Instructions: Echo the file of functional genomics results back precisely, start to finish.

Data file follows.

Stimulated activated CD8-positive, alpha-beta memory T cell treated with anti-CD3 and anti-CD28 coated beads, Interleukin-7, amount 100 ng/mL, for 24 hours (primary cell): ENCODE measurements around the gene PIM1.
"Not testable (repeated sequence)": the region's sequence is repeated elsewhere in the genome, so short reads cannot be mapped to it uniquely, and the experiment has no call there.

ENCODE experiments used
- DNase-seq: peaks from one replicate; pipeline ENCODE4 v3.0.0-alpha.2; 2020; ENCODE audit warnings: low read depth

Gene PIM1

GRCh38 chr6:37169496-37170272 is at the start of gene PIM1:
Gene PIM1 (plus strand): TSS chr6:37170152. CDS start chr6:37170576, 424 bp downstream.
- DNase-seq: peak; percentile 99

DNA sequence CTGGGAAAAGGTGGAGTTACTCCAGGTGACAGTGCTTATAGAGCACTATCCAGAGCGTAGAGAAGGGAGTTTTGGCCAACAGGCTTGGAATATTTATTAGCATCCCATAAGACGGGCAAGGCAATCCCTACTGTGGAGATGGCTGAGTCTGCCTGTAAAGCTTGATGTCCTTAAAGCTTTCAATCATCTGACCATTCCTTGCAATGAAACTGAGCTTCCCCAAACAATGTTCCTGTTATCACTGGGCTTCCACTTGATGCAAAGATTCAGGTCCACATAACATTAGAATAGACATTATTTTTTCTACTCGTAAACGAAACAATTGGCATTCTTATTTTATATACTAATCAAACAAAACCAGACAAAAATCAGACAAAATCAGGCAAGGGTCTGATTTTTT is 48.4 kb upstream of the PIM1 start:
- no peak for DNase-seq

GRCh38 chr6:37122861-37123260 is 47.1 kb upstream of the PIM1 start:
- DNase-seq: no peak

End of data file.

Stimulated activated CD8-positive, alpha-beta memory T cell treated with anti-CD3 and anti-CD28 coated beads, Interleukin-7, amount 100 ng/mL, for 24 hours (primary cell): ENCODE measurements around the gene PIM1.
"Not testable (repeated sequence)": the region's sequence is repeated elsewhere in the genome, so short reads cannot be mapped to it uniquely, and the experiment has no call there.

ENCODE experiments used
- DNase-seq: peaks from one replicate; pipeline ENCODE4 v3.0.0-alpha.2; 2020; ENCODE audit warnings: low read depth

Gene PIM1

GRCh38 chr6:37169496-37170272 is at the start of gene PIM1:
Gene PIM1 (plus strand): TSS chr6:37170152. CDS start chr6:37170576, 424 bp downstream.
- DNase-seq: peak; percentile 99

DNA sequence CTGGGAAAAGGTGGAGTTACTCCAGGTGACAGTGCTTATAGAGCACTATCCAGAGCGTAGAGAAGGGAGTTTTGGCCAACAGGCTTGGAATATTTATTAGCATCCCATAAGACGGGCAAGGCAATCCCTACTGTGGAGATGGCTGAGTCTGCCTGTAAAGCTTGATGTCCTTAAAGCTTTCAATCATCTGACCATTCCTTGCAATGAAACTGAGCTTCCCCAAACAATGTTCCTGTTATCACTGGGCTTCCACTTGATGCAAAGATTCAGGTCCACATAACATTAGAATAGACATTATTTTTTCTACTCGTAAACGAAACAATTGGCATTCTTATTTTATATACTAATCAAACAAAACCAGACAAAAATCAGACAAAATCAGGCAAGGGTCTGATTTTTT is 48.4 kb upstream of the PIM1 start:
- no peak for DNase-seq

GRCh38 chr6:37122861-37123260 is 47.1 kb upstream of the PIM1 start:
- DNase-seq: no peak